Last year in June, I purchased 25 Silver and Gold Welsh Harlequin ducks from a breeding flock. The plan was to increase egg production as well as to begin a breeding program for these rare breed ducks. A couple of them were promptly killed by a mink in the middle of the day. The mink came back several times for more, but we were vigilant in cutting down brush cover, and using electric poultry netting to create an ‘island’ with Tisza the Kuvasz patrolling the ‘moat’. The ducks are brilliant at charging the electronet to get the amazing grubs on the other side, so I no longer put a charge on it, it is more of a barrier to keep the flock of 38 ducks contained.
This year in June, I will be bringing in some new ducks from different bloodlines to further improve the breeding program. I find these little ducks delightful and their egg production is quite amazing. They are remarkably hardy and only stay close to or in the duckhouse on the coldest of winter days. I have separated the flock into breeding groups this spring and the first hatch is in the final week in the incubator. The ducks who do not meet breed standard, and one lone Silver Appleyard, are hanging out in the kitchen garden until breeding season is over.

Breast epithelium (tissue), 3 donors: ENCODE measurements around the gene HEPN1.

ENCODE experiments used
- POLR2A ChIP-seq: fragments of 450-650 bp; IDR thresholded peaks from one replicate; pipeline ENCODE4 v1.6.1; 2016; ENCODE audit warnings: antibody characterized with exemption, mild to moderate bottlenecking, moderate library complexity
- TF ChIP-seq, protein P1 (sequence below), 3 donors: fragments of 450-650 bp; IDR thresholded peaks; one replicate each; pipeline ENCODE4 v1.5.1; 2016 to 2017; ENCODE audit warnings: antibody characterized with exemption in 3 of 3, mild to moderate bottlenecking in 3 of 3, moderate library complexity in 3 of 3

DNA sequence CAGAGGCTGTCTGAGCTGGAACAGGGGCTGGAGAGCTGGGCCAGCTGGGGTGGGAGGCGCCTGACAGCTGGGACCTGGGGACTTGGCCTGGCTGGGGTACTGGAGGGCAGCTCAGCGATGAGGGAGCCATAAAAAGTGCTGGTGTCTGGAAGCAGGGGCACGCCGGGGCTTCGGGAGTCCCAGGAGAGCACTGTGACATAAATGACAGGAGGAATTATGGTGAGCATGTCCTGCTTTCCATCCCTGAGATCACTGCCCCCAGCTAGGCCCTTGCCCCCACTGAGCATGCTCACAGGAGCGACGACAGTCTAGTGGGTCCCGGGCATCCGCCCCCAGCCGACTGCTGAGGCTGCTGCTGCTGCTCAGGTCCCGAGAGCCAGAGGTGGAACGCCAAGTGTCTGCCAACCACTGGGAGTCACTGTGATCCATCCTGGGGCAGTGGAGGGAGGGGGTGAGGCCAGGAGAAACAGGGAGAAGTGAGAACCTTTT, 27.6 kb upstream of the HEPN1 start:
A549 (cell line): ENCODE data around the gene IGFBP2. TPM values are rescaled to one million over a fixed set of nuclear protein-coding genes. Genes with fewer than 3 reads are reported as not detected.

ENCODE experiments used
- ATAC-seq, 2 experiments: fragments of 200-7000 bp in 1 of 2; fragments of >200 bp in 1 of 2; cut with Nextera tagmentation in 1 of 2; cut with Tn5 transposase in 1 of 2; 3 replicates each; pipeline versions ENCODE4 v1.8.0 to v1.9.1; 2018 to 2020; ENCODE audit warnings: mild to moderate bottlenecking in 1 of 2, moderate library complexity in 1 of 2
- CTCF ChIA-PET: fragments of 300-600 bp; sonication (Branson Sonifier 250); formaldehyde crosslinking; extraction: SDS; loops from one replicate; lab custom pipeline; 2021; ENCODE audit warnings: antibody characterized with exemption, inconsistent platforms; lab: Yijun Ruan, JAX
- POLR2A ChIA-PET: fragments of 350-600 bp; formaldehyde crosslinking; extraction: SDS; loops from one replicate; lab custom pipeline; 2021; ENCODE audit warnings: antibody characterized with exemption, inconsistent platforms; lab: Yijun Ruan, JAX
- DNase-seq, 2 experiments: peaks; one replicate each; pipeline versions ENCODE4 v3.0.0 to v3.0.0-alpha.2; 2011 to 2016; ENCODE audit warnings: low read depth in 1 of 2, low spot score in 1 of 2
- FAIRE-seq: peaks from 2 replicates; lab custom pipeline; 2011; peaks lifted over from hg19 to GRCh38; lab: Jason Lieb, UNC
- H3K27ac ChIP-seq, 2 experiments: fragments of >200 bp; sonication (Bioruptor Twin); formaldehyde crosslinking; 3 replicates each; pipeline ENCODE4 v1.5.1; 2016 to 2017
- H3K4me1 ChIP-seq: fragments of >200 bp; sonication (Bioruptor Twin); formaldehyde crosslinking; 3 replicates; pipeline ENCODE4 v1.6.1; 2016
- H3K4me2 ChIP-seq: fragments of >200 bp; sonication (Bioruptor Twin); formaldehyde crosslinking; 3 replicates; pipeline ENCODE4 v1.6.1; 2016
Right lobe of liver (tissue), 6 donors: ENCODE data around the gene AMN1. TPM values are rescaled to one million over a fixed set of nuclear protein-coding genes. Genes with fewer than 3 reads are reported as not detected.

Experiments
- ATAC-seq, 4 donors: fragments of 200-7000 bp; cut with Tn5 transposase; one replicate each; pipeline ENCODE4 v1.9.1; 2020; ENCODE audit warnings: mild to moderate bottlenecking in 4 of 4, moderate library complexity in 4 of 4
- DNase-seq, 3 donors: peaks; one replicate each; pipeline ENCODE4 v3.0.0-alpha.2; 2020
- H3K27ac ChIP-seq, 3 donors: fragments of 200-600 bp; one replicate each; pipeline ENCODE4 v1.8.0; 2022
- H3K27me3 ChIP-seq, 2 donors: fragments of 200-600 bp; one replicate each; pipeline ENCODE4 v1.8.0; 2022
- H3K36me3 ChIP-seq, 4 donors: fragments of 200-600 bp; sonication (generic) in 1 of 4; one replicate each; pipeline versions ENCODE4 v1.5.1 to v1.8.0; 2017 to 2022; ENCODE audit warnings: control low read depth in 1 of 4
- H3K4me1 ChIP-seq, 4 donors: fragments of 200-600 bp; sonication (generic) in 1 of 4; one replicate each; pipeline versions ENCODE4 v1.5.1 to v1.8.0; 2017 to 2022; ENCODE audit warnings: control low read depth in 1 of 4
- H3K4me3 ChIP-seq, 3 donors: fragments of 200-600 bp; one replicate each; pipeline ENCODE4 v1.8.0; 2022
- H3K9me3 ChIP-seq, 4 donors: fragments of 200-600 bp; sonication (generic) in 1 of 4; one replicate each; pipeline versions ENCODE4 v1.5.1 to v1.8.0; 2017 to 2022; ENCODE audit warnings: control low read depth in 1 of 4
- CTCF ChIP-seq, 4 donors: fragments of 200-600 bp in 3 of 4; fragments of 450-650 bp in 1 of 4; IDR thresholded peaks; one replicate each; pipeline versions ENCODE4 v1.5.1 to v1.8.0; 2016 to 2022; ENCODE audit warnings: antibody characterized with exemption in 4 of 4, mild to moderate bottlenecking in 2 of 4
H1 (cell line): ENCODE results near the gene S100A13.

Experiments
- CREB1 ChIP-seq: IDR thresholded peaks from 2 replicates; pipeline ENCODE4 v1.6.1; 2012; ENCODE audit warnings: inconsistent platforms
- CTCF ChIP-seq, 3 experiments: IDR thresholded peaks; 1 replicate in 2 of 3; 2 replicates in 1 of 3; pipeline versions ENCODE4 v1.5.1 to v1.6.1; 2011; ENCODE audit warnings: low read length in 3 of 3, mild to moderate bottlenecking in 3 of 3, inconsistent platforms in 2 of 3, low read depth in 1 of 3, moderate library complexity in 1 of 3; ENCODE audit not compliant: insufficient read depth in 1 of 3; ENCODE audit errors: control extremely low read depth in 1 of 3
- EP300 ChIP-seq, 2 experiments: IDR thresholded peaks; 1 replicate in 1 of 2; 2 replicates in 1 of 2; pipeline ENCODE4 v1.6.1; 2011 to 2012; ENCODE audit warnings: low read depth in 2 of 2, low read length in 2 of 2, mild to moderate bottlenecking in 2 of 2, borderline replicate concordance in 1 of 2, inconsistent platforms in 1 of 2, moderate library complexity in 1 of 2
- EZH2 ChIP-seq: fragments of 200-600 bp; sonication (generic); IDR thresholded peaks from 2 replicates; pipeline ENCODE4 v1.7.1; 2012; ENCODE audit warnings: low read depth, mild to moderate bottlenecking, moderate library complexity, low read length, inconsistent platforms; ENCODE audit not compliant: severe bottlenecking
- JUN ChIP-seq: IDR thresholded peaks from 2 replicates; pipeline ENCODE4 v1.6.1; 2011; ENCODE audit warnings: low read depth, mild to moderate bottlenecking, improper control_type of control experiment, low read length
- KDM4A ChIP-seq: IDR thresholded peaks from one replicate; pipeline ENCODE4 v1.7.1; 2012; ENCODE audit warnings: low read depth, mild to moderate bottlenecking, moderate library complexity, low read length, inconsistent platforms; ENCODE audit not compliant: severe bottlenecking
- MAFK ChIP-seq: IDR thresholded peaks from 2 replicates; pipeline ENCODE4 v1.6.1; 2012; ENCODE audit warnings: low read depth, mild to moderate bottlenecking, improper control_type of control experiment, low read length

I am often asked about taste differences between duck and chicken eggs. There is a lot of information on the internet about nutritional differences, and my taste summary in a nutshell is this: the water content of duck eggs is lower than chicken and the yolk is larger in relation to the white. This means that they have a somewhat richer or creamier taste than chicken eggs. I can attest to the fact that they make delicious scrambled eggs, omelettes, quiches, and are without par in baking! Last year I made a traditional English custard using duck eggs and it was superb.
I love my Harlequins for their beauty, their delicious eggs, their abundant manure (which feeds my fruit trees) and their outstanding bug control on the farm.